Just in time for Halloween, here's a little of the witchy western folklore behind the use of elderberries. Call this festive superstition, call it white people's indigenous wisdom, but either way there is a plethora of old wives' tales from the British Isles, Europe, and Russia about the elder tree, with much of the focus on cultivating a reciprocal relationship with the plant.

 Andersen's Fairytales, Hans Christian Andersen, Published by Grosset & Dunlap (1945), Illustrated by Arthur Szyk

Andersen's Fairytales, Hans Christian Andersen, Published by Grosset & Dunlap (1945), Illustrated by Arthur Szyk

 

"If an elder tree was cut down, a spirit known as the Elder Mother would be released and take her revenge. The tree could only safely be cut while chanting a rhyme to the Elder Mother.

The Elder Mother is thought to be the guardian of the elder trees, and it was said, until recent times in various parts of England and Scandinavia that to take wood from the elder tree one would have to ask the Elder Mother first, or else ill luck would befall the woodsman.

The woodsman would have to ask the Elder Mother like so:

'Old girl, give me some of thy wood and I will give thee some of mine when I grow into a tree.' "

- Burne, Charlotte Sophia (2003) Handbook of Folklore, Kessinger Publishing

 

A tale from Northamptonshire tells of man who cut a stick from an elder, and saw that the tree was bleeding. Later he meets the local witch and sees that she has a bloodied bandage on her arm.  Now that's taking "you are what you eat," to a whole other level. Want to learn more about the magic and folklore of elder? The Practical Herbalist has an awesome blog post titled Elderberry History, Folklore, Myth and Magic.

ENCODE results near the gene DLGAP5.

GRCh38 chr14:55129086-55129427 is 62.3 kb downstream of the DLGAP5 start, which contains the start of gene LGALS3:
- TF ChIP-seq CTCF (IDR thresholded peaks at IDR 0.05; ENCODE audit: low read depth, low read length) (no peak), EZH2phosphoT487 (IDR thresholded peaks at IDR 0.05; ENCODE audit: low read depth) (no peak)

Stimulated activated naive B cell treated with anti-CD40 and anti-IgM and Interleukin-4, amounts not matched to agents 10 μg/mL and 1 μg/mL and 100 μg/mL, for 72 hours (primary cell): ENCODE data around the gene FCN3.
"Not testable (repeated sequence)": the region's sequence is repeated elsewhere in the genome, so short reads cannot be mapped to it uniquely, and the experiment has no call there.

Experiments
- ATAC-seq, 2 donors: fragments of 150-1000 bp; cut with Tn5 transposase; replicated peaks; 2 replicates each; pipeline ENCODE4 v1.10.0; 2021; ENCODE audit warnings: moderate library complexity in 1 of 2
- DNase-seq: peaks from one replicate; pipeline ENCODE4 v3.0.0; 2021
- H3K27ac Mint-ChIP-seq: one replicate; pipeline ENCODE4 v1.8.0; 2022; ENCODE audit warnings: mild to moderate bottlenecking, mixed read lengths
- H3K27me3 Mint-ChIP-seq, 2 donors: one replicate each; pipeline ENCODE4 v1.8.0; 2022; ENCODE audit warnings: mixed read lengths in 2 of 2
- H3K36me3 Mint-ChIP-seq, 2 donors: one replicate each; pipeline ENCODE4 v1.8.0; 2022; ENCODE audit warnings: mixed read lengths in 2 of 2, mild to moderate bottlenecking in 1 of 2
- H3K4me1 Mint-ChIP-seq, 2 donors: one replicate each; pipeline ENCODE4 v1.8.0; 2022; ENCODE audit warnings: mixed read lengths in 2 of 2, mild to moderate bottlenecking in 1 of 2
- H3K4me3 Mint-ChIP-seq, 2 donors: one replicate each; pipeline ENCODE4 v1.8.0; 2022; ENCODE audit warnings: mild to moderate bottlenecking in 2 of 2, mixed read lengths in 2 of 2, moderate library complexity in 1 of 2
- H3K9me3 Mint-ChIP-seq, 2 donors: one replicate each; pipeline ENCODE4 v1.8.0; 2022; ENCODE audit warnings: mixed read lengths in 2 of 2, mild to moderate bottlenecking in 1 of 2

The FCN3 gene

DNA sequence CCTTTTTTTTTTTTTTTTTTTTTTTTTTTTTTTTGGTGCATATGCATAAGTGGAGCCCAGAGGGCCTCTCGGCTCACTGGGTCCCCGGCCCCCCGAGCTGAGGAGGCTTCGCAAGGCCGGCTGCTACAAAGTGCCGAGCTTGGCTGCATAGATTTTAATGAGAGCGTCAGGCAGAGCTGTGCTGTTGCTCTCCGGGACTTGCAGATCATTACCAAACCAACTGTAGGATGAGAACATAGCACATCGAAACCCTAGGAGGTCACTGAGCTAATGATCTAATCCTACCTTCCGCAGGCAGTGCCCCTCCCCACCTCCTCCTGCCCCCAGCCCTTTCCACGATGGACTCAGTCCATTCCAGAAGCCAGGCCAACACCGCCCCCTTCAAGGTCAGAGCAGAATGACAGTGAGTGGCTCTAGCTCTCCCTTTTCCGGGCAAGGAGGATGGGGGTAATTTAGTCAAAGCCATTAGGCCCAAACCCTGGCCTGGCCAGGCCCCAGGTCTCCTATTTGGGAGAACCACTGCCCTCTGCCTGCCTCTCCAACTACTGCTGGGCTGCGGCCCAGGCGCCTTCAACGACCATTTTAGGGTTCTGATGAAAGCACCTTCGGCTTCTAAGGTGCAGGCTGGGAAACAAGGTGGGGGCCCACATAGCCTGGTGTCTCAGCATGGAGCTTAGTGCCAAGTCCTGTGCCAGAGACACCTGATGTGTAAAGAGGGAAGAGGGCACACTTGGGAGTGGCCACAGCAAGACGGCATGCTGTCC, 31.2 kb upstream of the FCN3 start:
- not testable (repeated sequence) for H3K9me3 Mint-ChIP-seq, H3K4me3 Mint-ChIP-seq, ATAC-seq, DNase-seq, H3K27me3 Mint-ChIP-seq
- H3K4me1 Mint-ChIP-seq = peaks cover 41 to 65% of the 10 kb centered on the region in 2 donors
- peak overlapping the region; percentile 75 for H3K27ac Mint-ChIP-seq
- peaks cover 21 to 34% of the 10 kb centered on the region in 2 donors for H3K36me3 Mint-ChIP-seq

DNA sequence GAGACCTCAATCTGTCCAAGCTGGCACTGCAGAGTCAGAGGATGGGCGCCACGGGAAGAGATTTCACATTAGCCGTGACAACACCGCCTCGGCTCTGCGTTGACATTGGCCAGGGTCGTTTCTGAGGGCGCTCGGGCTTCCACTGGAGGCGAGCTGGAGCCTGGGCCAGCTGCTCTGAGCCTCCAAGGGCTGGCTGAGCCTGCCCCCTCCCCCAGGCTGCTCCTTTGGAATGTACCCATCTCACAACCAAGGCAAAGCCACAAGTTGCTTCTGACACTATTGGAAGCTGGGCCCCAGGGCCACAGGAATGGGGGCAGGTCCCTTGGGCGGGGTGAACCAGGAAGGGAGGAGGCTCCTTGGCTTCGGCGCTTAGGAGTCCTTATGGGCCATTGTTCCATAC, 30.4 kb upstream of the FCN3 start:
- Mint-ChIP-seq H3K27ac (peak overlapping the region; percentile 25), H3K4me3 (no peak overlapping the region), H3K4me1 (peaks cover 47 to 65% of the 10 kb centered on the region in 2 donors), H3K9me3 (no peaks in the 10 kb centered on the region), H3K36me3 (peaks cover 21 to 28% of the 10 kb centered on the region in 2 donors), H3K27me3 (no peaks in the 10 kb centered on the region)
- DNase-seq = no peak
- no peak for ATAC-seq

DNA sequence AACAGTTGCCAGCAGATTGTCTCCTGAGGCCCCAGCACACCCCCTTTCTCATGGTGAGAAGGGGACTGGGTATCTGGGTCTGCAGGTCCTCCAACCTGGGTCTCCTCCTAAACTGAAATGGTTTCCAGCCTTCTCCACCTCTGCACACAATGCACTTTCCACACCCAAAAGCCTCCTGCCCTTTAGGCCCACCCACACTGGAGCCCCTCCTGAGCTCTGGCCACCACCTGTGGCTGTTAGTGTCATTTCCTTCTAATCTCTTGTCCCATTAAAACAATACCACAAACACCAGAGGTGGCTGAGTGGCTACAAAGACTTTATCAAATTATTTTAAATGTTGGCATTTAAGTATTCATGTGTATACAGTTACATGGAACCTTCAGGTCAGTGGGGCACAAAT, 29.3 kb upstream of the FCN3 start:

Below you'll find our recipe for elderberry syrup, just a spoonful each morning will help keep colds and flu's away. You can also experiment with elderberry jams, wines, and more!

Winter is coming. Ready for Fall Term?

Violet here. It's that time of year again! When I hear the words "back to school," the nostalgic scent-memories of pencil shavings, old books, and brand new clothes carry me away to a simpler time when Kindergarten seemed like an exciting new world full of possibility. 

These days, preparing for classes is less about sharpening pencils and double-knotting shoelaces, and more about being vigilant about self care to ensure I have a clear and open mind, ready to receive and retain the knowledge my instructors have to dispense. Luckily for me, I won't have to memorize all the bones and muscles in the body unlike students at the Lane Community College's Massage Therapy Program. Regardless of whether you're an aspiring academic or a student of the world, below you'll find our tips for staying afloat while diving into a new curriculum. 


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Eating well can be difficult on the go, and personally, I lapse most when it comes to breakfast. LivingLove Superfoods is a local company crafting small-batch superfood protein powders that I have come to rely on as part of my morning routine. Developed by a nutritional therapist, both the Everything Good and Performance Blend powders are full of protein, essential fatty acids, green vegetables, probiotics, and adaptogens. The best part? They're a cinch to mix into a mason jar full of milk (nut, dairy or otherwise) and dash out the door. You can find them here in our shop where they're eligible for your student discount! Feed your body well, and suddenly everything feels better. 


 Rosmarinus officinalis,  Flora de Filipinas  1880

Rosmarinus officinalis, Flora de Filipinas 1880

Now that we have the nutrition part covered, let's talk about helpful study habits. Do you already enjoy the aromatherapy of essential oils? Awesome!

One study from the Northumbria University’s Department of Psychology found that pupils working in a room with the aroma of rosemary, in the form of an essential oil, achieved 5% to 7% better results in memory tests. Apparently this isn't a new discovery, ancient Greek students wore garlands of rosemary in exams. Ophelia, in Shakespeare's play Hamlet, says, "There's rosemary, that's for remembrance."

We sell certified organic rosemary essential oil in our apothecary for $10.00 per dram, that's just $9.00 for therapy students and professionals! Northumbria University have also found that sage, ginseng, lemon balm and gingko biloba can all have positive effects on improving mental performance. Plants make such great allies, and when I'm feeling less than stellar they're always there to lend a helping hand. Err, leaf?